Rural vs. Urban Home Health Care: Critical Differences

As the baby boomer population gets older, demand for in-home health services is likely to increase. Many people in the 65 and older age range are finding home health more appealing, and overall, it's becoming exceedingly more popular. However, research shows that rural residents are getting the short end of the stick. Home health care is not created equal, and their urban peers seem to be getting better treatment.

According to the 2020 U.S. Census, the decade between 2010 and 2020 saw the largest growth in Americans over 65 years old from 1880 to 1890.

Despite rural communities being responsible for only 15% of the U.S. population, a 2019 study from the Census Bureau found that 22% of older Americans reside in these communities. As the U.S. population ages, demand for home health services will increase.

What are home health services?

Assistant Professor in the Department of Health Policy Management at Bloomberg’s School of Public Health at Johns Hopkins University, Katherine Miller, says the demand for home health services has increased in the last 20-plus years.

"There has been this really big shift from providing care in institutional settings to care in the home," she said. "There is a myriad of federal and state policies that have supported this shift, which is really in response to the 1999 Olmstead decision that said that people should be allowed to live as independently as possible."

Those who are older or living with an illness or disability may not only need medical care, but assistance with daily tasks and chores around the house. Miller explains home health services can be divided into two separate parts.

"Home health care really captures medical care, that is when a nurse, occupational, or physical therapist comes to provide care in the home. There is also another important aspect of helping people with bathing, toileting, eating, and chores around the house — we tend to think of that as home care," she said.

The U.S. Centers for Medicaid and Medicare Services says Medicare Part A (Hospital Insurance) and Medicare Part B (Medical Insurance) cover eligible home health services for those unable to leave home without help, leaving home isn't recommended, or leaving home takes more effort.

Home health care services covered by Medicare:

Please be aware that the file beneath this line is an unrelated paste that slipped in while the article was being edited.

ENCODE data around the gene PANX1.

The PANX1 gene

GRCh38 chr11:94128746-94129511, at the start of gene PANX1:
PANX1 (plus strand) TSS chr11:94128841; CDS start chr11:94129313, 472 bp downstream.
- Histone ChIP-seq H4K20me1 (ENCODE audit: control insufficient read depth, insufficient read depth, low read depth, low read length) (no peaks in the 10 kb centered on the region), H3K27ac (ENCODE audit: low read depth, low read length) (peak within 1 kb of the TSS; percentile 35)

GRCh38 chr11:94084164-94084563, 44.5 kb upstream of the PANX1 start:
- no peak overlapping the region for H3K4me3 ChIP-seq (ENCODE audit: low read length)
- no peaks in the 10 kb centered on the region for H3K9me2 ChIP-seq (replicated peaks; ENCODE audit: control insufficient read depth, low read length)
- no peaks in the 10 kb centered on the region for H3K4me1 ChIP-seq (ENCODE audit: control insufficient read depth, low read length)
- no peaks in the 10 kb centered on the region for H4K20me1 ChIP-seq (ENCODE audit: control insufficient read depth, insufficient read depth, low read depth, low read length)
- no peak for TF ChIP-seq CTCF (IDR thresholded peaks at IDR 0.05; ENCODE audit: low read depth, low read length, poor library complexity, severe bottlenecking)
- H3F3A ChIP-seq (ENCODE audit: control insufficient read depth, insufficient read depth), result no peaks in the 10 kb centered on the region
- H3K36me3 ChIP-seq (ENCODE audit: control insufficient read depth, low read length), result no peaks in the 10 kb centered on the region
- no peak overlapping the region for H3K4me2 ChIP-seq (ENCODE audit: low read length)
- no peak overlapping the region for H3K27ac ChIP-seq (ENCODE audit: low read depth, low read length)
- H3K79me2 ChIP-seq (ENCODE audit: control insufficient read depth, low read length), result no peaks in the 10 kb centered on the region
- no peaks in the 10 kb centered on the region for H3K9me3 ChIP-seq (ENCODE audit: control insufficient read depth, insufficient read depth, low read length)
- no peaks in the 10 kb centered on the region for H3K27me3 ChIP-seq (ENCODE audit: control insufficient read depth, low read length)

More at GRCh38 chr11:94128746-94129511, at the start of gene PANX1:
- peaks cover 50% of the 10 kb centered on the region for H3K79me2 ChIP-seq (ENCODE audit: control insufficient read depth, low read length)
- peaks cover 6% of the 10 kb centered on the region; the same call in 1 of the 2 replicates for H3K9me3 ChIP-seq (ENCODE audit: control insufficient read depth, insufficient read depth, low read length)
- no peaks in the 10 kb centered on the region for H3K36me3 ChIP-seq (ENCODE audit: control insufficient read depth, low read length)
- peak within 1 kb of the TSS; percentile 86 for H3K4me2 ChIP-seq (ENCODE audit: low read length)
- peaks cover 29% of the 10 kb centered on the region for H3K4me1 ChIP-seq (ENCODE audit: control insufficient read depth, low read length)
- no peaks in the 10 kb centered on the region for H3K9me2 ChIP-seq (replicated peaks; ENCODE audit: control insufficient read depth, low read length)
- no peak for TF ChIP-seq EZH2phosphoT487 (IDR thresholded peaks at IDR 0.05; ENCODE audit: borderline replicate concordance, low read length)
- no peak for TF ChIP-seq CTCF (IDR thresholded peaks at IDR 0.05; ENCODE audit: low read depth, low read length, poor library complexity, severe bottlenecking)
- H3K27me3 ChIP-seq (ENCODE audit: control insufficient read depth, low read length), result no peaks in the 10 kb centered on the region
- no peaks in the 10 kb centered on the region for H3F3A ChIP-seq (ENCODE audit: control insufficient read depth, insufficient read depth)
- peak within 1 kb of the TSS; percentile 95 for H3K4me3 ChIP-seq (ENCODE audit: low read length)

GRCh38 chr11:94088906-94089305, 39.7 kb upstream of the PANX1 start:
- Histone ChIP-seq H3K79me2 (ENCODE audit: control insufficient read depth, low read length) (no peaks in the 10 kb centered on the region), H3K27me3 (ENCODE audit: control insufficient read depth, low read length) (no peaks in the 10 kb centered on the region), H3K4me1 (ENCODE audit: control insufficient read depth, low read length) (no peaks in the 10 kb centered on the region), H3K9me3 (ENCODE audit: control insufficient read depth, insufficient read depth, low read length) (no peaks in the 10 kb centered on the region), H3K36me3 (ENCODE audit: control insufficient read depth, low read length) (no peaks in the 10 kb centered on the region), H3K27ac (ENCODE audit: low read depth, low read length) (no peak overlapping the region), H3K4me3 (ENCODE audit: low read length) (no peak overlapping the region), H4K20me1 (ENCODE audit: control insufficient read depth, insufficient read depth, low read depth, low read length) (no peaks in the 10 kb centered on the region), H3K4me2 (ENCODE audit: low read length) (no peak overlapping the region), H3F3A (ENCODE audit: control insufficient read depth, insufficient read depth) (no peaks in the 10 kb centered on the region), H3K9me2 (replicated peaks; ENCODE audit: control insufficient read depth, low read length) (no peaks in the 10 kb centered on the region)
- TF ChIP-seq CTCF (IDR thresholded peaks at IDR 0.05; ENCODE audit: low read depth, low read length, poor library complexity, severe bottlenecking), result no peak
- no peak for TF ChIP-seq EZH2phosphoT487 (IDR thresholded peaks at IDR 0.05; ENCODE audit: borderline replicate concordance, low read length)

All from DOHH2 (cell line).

• Part-time skilled nursing care
  • Speech-language pathology services
  • Medical social services
  • Injectable osteoporosis drugs for women
  • Part-time home aid
  • Medical equipment
  • Physical and occupational therapy

Medicare does not cover home care needs like 24-hour-a-day care, meals, grocery shopping, cleaning, and custodial or personal care such as bathing, dressing, or using the restroom. These tasks fall under home and community-based services which are funded by each state’s Medicaid program.

Rural vs. urban home health services

A 2022 review that evaluated the differences between rural and urban home health agencies found disparities in home health care quality. The results revealed rural home health care beneficiaries have lower utilization of home health care, fewer physical therapy or rehabilitation visits, and lower quality of home health care agencies.

Along with lesser quality of care, rural residents are also battling a shortage of home care workers.

Nursing home closures are a relatively rare event, but what we do see is when they occur, they are occurring disproportionality in rural areas. That is a potential concern because when you look at the workers who come into the home to provide care, we see there is some evidence that there are not enough workers to meet the needs of rural populations. There is this bigger concern of – if we don’t have an adequate workforce to provide care in the home, nursing homes are closing at a faster rate in rural areas, and we have an aging population, that collectively raises the concern of how these cares and meeds are going to be met.

- Miller

Some older Americans may not qualify for Medicaid’s home and community-based services, especially those who have not passed Medicaid Expansions. Research shows states that have passed these expansions are likely to have better rates of long-term care among older adults. Texas, the state with the largest rural population (over 4.7 million), is yet to pass these expansions. In some cases, individuals may be forced into tough financial decisions to receive much-needed assistance.

"Medicaid spend-down is where you have an individual, often an older adult who will spend down their assets if they are not healthy enough to pay out of pocket and don’t have insurance doesn’t cover it," Miller said. "This is often thinking about people who didn’t qualify for Medicaid originally, so they will spend down their assets so they qualify for Medicaid."

Miller was integral to the "Rural disparities in use of family and formal caregiving for older adults with disabilities" study released earlier this year. The study found older adults living in rural areas were more likely to receive home care from family members than urban adults. Between 2004 to 2016, Miller and her team found family members mostly served older adults compared to formal caregivers.

Being a caregiver to an ailing family member can be a stressful and difficult task. Rural areas are known for their tight-knit communities and sense of duty to family — could this be the reasoning behind high rates of family caregivers, or is it the lack of home health care agencies? Miller is hungry for answers in her future investigations.

"That is what my work is building towards, is trying to tease out how much of this disproportional reliance on family caregivers in rural areas reflects preferences versus lack of alternatives," Miller said. "We don’t have an answer yet, but that is a next-step project I’m working on."


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